MARCUS: Debt and taxes are not the devil’s doing

Keywords Eye on the Pie / Opinion

This national debt business is being overplayed. Critics characterize the debt as a giant burden, our most important national issue. Borrowing for the future, however, makes good sense when the debt contributes to economic growth.

The hitch is understanding the role debt plays in making the economy grow. Debt permits families to invest in housing, businesses in machinery, and governments in education, the environment, transportation and communications. These functions enable economic development and growth. Contrast this with credit card debt. People buy today to enjoy today things and experiences, knowing they will consume somewhat less in the future as they pay back what they borrowed plus interest on that debt.  

As “economic moralists,” you and I condemn people for not saving before buying. We say many people go into debt spending too much on trivial and unnecessary things. Credit card users would say we seek to constrain their economic freedom. They would deny that their purchases are trivial or unnecessary.

Consumer and business debt is different from government debt. Legislators choose to borrow for today, believing their programs will benefit us and our children when, as citizens of the future, we will pay back the debt. However, the decision to borrow is often made to avoid raising taxes.

Americans believed, rightly or wrongly, that fighting in Iraq and Afghanistan without raising taxes benefited the future of our country. Americans believed helping those who lost their homes and jobs in the recent recession, without raising taxes on the wealthiest and most secure members of society, would help the future of the country.  

The big question that no one answers remains: “Will higher taxes lead to a stronger economy?” Most people are so brainwashed they cannot conceive of beneficial effects of higher taxes. When we borrow to spend on health care for children, the future benefits. Borrowing to spend on health care for the elderly generates few future benefits. This does not mean we ignore the elderly. That’s why Medicare, unemployment compensation and other compassionate programs must be placed in a trust fund. Otherwise, today’s practical imperatives might overwhelm our ongoing moral concerns.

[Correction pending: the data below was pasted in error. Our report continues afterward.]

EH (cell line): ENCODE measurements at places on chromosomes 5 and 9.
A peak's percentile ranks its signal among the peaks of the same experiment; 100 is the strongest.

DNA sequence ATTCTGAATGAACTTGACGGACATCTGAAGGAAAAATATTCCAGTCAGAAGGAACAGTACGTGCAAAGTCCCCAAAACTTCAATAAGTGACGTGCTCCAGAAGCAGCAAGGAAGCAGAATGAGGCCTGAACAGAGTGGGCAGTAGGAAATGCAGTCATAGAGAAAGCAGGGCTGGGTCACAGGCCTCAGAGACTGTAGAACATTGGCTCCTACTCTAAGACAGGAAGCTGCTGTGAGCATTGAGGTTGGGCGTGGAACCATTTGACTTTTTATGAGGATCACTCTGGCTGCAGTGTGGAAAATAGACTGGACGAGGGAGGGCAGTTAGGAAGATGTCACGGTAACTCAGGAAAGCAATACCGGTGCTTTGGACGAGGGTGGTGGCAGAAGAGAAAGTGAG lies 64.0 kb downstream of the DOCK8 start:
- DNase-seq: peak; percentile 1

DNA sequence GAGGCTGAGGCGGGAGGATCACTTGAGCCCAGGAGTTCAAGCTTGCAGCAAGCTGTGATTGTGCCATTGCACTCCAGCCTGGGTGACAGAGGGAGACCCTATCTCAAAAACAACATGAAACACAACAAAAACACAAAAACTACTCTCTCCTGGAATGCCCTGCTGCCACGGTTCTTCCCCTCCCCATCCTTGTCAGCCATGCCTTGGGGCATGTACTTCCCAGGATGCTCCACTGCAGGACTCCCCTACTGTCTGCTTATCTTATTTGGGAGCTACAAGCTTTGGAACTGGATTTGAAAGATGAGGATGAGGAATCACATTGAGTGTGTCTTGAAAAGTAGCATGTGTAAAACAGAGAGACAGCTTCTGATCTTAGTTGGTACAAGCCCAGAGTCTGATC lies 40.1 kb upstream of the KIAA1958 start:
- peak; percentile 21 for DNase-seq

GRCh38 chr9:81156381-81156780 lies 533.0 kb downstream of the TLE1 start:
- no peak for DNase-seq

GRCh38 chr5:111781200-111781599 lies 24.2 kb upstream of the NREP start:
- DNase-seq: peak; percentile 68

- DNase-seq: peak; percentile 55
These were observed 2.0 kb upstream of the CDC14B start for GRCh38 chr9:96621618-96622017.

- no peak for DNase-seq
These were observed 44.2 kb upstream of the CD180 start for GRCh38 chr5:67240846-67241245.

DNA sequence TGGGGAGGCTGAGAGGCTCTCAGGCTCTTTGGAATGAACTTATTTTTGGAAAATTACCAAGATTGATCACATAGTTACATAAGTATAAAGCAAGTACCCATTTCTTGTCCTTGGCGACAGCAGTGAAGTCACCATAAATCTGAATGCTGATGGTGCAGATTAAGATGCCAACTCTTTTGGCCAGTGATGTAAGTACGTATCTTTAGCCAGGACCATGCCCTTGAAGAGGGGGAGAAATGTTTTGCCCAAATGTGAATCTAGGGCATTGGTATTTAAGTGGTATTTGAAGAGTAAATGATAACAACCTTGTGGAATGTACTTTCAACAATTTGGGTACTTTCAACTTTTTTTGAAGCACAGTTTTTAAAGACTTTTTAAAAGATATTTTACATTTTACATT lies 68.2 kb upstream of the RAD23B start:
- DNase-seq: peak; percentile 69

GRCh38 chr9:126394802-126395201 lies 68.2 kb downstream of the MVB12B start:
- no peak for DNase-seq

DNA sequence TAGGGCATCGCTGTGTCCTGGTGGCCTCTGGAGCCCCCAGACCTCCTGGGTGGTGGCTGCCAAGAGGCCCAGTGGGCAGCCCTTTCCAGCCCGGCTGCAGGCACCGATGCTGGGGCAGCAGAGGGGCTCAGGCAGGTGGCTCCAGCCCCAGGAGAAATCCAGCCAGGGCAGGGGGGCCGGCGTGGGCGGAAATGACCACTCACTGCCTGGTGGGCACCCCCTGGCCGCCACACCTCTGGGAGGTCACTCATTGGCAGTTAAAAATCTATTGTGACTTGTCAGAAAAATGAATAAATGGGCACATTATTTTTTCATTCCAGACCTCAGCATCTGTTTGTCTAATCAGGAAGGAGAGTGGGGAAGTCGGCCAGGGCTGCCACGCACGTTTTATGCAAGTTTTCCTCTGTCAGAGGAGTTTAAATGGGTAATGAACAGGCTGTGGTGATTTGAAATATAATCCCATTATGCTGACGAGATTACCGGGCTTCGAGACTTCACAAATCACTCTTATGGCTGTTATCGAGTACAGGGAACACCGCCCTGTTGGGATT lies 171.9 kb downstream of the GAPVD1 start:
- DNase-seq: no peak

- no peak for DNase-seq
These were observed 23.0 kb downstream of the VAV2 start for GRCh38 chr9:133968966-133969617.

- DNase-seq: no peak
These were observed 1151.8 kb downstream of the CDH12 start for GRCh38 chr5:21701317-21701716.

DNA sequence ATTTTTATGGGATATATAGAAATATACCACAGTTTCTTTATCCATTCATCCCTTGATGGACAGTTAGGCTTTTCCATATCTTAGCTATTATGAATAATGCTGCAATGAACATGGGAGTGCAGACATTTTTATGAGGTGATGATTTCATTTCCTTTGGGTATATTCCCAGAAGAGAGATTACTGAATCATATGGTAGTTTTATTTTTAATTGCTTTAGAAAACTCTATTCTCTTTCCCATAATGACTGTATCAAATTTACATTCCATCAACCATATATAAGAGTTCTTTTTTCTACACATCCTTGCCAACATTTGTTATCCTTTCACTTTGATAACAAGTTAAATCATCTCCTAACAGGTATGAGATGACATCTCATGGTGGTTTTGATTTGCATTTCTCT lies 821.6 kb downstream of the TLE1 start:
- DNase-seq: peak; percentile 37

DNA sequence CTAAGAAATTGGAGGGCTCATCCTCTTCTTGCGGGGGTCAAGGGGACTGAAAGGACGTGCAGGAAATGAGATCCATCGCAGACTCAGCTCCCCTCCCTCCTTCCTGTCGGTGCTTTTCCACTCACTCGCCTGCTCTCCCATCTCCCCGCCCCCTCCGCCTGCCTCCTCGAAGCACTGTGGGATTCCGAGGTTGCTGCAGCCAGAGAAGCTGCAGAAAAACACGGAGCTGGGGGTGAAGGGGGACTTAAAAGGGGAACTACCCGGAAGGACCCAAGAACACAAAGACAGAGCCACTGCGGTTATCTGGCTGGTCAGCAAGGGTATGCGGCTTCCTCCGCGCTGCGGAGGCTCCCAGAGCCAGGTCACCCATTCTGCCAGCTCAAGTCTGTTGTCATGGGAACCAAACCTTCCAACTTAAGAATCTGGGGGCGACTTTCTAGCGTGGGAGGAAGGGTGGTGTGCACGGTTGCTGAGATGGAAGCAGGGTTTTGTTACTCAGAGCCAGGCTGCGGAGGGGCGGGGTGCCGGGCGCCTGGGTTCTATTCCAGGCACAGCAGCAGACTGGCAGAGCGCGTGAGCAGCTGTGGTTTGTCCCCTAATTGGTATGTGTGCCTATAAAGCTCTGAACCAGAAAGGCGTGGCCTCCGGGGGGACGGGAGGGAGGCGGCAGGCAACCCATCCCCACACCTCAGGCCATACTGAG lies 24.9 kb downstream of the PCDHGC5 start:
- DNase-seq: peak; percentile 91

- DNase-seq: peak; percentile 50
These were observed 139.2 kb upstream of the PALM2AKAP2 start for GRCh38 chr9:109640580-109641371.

Higher taxes today have the moral advantage of accepting responsibility for today’s decisions. We didn’t do that for our current Middle-Eastern wars. Higher taxes on the wealthy have the beneficial effect of redistributing income to those who are less productive because they are poor.

Some observers believe the wealthier members of our society are more creative, productive, innovative and, hence, more valuable than the less-productive poor. Many who are poor, however, are incapacitated by their poverty. Innovation, creativity, even productivity are attributes that co-exist with a reasonable measure of economic security. Hunger and desperation rarely contribute to achievement.

The significant issue persists: How do we help the economy grow? Debt becomes insignificant in a healthy, growing economy. Debt for the right purposes helps the economy grow. Higher taxes on everyone today are also fine if they result in economic growth. Income redistribution through higher taxes on the wealthy also can contribute to economic growth and certainly can be used for our compassionate social goals.

Part of the debt paranoia is that a minor portion of the federal debt is held by people or governments abroad. Nonetheless, nearly 70 percent of the federal debt is owned by U.S. agencies, mutual funds, financial institutions and ordinary citizens. When we repay the principal amount owed and the corresponding interest, we are paying ourselves. The money initially used for investment goes back into circulation. It is neither a loss to the nation nor dead weight on the economy.

It would help if the anti-debt and anti-tax folks had a better understanding of how the world works.•


Marcus taught economics for more than 30 years at Indiana University and is the former director of IU’s Business Research Center. His column appears weekly. He can be reached at

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